Bright, delicious and trendy, acai bowls are the epitome of the antioxidant aesthetic. Ono Bowls on Eighth Street, a favorite among NYU students, floods social media feeds. Apart from its convenient location and free Wi-Fi, Ono Bowls offers a large variety of oatmeal, smoothies and bowls with fruit, acai and pitaya. I wondered if the bowls would fulfill my fruity desires.
Entering the store, I was immediately struck by the vibrant decor and — for lack of a better description — hipster vibe. The stress-relief coloring books and magazines strewn all over the wooden bar, the bold mural and patterned couch, the chalkboard menu and fresh kombucha and cold brew on tap immediately gave me high expectations.
My expectations only grew when I took a look at the extremely varied and exciting menu, offering bowls like “Oh MY Nuts” and “GINGER WILDE.” After great deliberation, I ordered the “THIN MINT” bowl ($10).
To my despair, my predictions fell flat at the first bite. Maybe it was trying to go for a cleaner, more organic style — however, it sacrificed taste for health gains. The acai bowl promised to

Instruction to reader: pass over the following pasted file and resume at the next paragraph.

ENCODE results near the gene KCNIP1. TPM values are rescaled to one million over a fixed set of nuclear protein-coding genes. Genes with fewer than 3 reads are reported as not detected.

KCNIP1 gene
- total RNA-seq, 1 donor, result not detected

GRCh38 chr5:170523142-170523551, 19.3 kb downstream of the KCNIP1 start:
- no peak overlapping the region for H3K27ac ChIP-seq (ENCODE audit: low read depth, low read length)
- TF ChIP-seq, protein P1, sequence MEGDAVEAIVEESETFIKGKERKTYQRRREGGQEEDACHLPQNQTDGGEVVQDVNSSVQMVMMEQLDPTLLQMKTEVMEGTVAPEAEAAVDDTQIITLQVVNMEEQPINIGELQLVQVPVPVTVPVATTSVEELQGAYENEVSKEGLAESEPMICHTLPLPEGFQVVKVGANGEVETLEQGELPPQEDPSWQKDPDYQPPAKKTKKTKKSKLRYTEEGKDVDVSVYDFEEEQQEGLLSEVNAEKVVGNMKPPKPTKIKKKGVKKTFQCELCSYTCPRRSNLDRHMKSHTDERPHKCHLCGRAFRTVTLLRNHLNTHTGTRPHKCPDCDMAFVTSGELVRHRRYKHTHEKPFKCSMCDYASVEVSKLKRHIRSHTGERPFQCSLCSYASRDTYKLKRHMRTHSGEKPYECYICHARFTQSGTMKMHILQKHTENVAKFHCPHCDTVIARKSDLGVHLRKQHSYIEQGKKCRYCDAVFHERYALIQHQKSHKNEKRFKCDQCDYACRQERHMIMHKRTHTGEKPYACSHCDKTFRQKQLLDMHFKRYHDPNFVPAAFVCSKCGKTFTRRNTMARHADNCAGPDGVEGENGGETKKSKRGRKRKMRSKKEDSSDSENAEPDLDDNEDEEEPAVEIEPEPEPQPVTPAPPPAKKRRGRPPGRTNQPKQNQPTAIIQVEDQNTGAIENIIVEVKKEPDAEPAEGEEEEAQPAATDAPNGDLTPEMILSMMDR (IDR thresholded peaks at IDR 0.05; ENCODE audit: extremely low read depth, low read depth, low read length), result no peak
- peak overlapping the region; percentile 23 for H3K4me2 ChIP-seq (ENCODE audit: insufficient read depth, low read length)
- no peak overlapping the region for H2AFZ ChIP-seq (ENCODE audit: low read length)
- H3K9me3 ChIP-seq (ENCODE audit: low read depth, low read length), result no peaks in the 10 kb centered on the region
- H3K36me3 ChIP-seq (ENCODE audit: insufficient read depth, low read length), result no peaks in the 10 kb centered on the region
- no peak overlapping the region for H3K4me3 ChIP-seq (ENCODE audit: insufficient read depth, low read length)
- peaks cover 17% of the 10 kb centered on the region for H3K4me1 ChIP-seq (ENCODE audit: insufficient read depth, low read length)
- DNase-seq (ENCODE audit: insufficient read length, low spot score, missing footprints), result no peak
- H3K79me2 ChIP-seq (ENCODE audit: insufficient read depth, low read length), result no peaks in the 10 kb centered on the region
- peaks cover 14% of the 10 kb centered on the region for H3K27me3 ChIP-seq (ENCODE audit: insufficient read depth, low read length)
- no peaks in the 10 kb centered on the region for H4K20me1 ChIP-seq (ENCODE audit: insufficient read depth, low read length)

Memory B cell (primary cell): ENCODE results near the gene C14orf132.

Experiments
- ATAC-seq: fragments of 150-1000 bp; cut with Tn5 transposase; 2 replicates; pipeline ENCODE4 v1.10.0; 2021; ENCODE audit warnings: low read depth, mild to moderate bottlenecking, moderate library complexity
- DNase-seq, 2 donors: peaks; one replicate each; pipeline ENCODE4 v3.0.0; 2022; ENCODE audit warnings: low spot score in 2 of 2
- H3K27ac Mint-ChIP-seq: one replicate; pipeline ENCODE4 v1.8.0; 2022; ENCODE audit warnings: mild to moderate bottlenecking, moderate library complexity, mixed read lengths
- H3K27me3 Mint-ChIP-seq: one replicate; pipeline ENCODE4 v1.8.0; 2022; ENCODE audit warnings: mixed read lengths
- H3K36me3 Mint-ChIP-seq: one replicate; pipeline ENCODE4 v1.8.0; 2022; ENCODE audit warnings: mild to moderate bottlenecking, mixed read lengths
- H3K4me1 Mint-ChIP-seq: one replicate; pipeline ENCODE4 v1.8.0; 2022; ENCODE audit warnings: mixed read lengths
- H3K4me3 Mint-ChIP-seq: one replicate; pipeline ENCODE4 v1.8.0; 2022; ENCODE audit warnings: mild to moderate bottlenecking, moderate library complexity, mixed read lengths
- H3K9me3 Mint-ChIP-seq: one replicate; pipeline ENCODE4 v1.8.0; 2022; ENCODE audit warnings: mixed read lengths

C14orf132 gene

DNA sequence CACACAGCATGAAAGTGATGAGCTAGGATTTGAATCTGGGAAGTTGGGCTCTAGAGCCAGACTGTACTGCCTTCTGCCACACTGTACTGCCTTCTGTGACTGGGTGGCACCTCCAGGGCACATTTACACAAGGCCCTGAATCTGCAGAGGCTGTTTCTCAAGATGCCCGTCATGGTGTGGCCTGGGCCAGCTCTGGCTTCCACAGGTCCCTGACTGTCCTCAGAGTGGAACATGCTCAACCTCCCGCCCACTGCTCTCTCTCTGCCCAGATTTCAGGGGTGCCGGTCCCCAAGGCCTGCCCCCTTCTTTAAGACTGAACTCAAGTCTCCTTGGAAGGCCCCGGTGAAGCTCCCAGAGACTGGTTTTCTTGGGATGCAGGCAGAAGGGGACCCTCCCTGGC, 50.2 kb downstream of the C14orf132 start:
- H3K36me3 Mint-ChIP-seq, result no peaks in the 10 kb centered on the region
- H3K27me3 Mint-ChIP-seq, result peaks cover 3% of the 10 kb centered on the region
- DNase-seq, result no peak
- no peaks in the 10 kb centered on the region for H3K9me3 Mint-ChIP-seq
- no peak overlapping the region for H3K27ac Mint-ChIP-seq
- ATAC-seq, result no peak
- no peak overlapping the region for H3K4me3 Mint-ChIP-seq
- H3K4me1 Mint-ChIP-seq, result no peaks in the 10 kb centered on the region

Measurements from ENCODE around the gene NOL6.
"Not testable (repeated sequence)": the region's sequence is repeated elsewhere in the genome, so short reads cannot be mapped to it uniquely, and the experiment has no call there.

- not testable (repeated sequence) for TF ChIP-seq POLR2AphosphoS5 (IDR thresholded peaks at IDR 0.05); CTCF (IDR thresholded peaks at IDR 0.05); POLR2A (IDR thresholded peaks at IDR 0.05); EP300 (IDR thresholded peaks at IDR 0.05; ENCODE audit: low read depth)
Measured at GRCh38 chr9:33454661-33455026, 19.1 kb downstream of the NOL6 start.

“Taste like a Girl Scout Cookie, but no Guilt.” While I was not expecting the fruit to be magically transformed into a delectable dessert, the bowl did not live up to any other average acai.The granola was sharp and grainy. The mint was also barely detectable, making me question why they named it after the classic Girl Scout Cookie in the first place. The bowl’s sweetness-to-ingredient ratio seemed off due to the bitter cacao nibs that contrasted with the saccharine honey, which created chaos in my mouth. It was by no means unsalvageable, but after a few bites, I was simultaneously left wanting more and unwilling to finish. While the bowl was overall a bore, I surprisingly really enjoyed the extra Macnella topping I chose as an add-on, which is a healthier alternative to Nutella. It was just as chocolatey, rich and buttery as the real deal.
However, the sheer variety on the menu is impressive. Ono Bowls offers classic breakfast foods like toast and oatmeal, as well as offerings of fruit bowls, smoothies and juices that are typical of juicers and smoothie shops. The menu was also inclusive of different dietary needs like vegan and gluten-free provisions and offered great add-ons and alternatives to some of the unhealthy toppings sometimes found in acai bowls.
While Ono Bowls is a fun and chic spot with plenty for health-conscious customers, I’m going to stick to Playa Bowls on MacDougal Street for my acai fix.
Email Ria Mittal at [email protected]